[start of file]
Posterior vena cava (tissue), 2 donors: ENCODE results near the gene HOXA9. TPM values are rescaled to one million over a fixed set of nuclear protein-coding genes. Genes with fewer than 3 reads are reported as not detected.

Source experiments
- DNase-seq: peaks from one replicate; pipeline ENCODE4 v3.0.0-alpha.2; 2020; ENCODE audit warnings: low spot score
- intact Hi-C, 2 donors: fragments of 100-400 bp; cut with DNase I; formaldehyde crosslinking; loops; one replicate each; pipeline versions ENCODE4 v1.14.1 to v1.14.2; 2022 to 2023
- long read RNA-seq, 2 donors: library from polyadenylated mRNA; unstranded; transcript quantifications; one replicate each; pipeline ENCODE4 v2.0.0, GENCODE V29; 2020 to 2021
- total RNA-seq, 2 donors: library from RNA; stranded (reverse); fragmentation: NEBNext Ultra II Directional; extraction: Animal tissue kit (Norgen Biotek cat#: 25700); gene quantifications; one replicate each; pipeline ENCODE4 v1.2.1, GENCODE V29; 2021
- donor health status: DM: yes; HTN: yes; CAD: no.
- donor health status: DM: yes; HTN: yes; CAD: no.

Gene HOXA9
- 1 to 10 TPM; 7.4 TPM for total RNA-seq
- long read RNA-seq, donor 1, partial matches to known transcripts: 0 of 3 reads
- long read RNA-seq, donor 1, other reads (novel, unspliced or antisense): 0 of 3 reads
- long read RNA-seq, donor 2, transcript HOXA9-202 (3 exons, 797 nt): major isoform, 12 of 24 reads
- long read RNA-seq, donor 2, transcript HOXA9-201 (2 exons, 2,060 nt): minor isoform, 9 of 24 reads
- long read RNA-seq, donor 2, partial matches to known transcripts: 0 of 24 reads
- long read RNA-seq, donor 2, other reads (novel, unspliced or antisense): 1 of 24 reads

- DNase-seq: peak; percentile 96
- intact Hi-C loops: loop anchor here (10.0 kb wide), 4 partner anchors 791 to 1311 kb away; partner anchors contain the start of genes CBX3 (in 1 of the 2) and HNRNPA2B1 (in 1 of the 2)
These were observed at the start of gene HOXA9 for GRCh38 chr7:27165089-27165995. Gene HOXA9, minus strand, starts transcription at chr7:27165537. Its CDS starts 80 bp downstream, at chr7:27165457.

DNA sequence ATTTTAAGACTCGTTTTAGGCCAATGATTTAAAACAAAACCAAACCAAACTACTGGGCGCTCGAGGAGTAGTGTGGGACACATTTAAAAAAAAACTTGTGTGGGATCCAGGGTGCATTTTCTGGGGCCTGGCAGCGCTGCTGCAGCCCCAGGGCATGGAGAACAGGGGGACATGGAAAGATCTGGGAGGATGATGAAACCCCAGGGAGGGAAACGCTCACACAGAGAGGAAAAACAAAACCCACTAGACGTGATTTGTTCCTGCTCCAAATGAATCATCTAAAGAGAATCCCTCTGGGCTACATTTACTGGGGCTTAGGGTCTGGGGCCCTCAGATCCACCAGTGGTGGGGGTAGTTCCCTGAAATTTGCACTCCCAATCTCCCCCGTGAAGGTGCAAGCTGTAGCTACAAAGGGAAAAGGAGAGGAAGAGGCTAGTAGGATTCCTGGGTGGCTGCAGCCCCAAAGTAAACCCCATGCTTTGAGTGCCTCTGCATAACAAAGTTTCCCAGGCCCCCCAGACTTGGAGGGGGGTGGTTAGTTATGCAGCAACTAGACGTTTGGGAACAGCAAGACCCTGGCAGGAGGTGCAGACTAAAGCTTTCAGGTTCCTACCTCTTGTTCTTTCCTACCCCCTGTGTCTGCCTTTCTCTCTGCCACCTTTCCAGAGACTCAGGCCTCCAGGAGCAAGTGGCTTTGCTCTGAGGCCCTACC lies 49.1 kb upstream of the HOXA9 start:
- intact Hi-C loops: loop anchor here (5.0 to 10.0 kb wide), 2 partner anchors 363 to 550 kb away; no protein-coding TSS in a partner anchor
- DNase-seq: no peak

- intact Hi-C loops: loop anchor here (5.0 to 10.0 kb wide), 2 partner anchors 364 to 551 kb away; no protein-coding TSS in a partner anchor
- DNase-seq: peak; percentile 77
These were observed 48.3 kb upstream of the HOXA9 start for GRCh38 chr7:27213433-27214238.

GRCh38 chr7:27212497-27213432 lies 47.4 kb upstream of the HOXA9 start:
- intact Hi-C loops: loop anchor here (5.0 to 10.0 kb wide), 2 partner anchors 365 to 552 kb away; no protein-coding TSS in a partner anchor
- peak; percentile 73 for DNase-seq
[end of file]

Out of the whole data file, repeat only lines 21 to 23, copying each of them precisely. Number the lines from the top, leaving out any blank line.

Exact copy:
- intact Hi-C loops: loop anchor here (5.0 to 10.0 kb wide), 2 partner anchors 363 to 550 kb away; no protein-coding TSS in a partner anchor
- DNase-seq: no peak

- intact Hi-C loops: loop anchor here (5.0 to 10.0 kb wide), 2 partner anchors 364 to 551 kb away; no protein-coding TSS in a partner anchor